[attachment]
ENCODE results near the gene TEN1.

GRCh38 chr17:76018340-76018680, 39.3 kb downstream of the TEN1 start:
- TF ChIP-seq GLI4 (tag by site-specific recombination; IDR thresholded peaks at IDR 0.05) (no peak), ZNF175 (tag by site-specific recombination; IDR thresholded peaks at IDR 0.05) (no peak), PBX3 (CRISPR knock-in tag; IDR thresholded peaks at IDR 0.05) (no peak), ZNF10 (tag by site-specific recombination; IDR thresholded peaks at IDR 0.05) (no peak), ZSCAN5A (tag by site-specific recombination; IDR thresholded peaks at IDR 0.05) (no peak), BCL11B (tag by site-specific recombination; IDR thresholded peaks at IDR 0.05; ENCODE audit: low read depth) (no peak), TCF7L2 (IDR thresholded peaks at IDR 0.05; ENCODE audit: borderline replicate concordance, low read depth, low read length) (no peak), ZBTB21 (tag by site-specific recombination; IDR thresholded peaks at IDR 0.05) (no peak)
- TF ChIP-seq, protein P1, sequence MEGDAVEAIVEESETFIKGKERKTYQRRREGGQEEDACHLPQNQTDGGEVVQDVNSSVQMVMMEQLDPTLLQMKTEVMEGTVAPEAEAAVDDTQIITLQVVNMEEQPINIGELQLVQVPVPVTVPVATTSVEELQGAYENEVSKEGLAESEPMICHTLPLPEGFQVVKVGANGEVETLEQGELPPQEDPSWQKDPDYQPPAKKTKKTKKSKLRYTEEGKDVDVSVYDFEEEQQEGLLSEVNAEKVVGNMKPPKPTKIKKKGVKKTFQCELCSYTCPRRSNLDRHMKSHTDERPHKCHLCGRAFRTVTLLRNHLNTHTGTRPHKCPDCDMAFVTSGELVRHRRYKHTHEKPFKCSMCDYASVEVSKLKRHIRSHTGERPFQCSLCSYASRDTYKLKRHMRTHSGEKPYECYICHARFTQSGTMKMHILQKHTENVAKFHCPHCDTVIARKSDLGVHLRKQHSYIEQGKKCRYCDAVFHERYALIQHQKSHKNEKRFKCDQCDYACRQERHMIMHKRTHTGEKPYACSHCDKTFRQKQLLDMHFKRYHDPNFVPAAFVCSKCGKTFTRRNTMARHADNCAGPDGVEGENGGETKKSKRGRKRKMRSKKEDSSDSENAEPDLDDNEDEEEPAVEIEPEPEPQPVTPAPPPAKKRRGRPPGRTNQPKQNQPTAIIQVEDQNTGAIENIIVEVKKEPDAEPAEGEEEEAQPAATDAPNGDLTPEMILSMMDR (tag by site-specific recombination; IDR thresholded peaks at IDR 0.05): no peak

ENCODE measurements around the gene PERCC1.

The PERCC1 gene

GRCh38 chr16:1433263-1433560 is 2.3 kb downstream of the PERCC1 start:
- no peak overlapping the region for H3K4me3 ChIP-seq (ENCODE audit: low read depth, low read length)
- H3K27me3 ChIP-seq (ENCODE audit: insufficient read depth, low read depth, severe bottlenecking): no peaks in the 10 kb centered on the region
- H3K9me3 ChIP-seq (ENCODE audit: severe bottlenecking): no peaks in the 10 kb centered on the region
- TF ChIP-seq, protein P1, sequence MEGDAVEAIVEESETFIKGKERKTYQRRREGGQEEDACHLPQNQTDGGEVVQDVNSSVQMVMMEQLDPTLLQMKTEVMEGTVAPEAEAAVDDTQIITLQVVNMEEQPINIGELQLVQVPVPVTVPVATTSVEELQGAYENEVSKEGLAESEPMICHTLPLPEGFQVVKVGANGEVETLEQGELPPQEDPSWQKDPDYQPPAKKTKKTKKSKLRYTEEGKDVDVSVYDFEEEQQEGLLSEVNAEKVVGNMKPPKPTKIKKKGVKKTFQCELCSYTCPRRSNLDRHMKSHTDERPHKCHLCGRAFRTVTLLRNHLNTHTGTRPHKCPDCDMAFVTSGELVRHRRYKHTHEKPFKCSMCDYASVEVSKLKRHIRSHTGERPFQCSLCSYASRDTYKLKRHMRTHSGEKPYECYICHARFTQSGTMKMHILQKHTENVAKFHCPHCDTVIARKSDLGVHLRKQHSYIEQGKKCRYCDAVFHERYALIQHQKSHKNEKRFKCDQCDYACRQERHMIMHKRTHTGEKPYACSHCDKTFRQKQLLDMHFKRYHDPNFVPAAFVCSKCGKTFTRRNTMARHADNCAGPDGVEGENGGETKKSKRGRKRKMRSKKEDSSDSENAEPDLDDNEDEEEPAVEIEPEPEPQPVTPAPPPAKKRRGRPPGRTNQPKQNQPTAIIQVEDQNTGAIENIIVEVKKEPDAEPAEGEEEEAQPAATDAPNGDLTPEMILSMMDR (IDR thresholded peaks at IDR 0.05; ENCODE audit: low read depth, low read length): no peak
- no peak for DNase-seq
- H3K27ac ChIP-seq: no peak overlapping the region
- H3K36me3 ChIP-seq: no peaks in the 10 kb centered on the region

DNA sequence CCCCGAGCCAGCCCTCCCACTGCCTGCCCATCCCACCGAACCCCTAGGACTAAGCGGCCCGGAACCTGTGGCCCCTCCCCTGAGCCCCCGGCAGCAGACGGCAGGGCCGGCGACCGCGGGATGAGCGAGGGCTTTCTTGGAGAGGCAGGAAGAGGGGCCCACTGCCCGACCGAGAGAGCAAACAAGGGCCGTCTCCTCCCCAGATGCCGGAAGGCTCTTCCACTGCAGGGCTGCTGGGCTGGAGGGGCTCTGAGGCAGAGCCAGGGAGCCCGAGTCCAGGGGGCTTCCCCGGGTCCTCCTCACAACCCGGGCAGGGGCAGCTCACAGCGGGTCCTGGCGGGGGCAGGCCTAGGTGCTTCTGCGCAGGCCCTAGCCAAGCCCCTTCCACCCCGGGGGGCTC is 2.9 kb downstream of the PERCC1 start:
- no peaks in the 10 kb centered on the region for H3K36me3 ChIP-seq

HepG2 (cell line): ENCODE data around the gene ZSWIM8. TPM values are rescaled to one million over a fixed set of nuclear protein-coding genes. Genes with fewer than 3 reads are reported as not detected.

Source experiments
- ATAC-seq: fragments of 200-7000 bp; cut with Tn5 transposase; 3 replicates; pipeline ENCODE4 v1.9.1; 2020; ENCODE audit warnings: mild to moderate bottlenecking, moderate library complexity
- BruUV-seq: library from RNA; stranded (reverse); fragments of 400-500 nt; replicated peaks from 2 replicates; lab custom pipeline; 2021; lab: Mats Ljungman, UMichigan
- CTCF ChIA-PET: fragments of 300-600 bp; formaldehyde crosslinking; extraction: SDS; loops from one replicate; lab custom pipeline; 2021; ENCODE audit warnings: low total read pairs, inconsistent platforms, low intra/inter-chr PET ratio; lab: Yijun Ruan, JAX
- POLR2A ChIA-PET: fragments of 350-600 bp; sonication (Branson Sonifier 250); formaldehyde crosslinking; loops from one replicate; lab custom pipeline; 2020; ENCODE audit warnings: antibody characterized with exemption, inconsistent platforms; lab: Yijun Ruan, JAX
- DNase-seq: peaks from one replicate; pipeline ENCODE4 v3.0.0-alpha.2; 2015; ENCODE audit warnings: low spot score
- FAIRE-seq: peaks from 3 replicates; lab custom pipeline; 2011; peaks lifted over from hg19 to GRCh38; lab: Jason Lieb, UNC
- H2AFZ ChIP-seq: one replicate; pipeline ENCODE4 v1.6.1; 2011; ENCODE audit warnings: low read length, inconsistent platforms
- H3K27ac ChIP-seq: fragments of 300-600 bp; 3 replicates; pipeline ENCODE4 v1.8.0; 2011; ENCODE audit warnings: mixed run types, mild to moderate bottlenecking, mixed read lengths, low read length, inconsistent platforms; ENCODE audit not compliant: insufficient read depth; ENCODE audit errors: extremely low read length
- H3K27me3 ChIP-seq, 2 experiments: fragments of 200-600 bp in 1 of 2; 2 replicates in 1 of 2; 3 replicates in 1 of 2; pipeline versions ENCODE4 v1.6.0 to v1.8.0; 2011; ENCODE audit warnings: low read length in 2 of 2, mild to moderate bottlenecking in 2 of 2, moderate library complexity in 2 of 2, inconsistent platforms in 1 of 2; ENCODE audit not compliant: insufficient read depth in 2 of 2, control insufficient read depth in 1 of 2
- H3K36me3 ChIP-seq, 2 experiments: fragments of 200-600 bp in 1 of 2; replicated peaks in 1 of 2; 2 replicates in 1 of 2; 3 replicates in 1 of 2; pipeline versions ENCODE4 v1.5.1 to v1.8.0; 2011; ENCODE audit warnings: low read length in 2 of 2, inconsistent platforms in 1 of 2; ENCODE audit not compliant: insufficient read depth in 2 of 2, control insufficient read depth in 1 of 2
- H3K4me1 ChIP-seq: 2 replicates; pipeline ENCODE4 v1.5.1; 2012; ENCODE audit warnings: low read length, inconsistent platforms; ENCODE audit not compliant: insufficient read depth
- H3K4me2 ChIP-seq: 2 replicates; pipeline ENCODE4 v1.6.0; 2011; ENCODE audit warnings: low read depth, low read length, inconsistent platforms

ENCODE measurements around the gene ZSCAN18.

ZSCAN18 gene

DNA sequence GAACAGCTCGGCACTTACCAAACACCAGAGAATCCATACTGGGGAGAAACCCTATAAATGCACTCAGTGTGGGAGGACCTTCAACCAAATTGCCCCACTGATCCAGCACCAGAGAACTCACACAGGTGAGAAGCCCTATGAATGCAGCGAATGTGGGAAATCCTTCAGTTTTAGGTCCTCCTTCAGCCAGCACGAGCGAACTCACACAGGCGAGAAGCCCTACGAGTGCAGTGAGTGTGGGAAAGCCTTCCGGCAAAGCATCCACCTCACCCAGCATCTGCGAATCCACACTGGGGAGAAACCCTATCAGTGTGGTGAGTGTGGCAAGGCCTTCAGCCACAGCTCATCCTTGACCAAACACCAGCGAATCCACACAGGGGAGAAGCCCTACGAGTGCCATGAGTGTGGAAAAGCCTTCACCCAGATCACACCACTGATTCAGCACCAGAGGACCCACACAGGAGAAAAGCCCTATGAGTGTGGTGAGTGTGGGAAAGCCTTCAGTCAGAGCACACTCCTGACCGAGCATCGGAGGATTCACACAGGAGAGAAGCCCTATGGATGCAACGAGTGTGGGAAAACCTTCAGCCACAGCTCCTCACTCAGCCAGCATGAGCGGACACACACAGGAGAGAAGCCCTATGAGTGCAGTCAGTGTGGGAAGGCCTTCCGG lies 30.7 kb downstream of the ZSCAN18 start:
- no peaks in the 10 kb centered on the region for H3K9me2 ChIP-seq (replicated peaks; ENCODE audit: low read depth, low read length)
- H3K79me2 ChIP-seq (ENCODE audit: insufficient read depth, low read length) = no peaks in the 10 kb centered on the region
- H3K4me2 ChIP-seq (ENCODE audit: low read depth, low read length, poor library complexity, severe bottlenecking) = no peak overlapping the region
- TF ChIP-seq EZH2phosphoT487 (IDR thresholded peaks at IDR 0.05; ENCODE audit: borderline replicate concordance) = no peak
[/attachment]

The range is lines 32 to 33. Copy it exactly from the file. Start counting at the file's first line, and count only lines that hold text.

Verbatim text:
ZSCAN18 gene

DNA sequence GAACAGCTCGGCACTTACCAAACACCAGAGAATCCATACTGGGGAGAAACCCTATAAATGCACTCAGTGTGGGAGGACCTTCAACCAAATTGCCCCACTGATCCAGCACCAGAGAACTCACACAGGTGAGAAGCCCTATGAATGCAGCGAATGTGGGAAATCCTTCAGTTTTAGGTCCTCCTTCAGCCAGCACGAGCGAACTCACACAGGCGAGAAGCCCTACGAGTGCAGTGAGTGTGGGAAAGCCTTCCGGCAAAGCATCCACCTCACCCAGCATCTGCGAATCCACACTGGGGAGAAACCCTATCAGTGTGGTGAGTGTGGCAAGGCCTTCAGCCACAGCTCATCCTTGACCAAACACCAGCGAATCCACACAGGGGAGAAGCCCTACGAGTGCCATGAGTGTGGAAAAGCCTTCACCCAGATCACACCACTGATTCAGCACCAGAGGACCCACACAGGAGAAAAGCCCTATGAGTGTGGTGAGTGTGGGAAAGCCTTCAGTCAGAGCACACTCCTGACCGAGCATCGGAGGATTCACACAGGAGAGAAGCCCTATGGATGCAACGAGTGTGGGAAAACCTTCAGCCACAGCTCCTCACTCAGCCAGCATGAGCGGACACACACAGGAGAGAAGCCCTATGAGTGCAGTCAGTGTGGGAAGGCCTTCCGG lies 30.7 kb downstream of the ZSCAN18 start: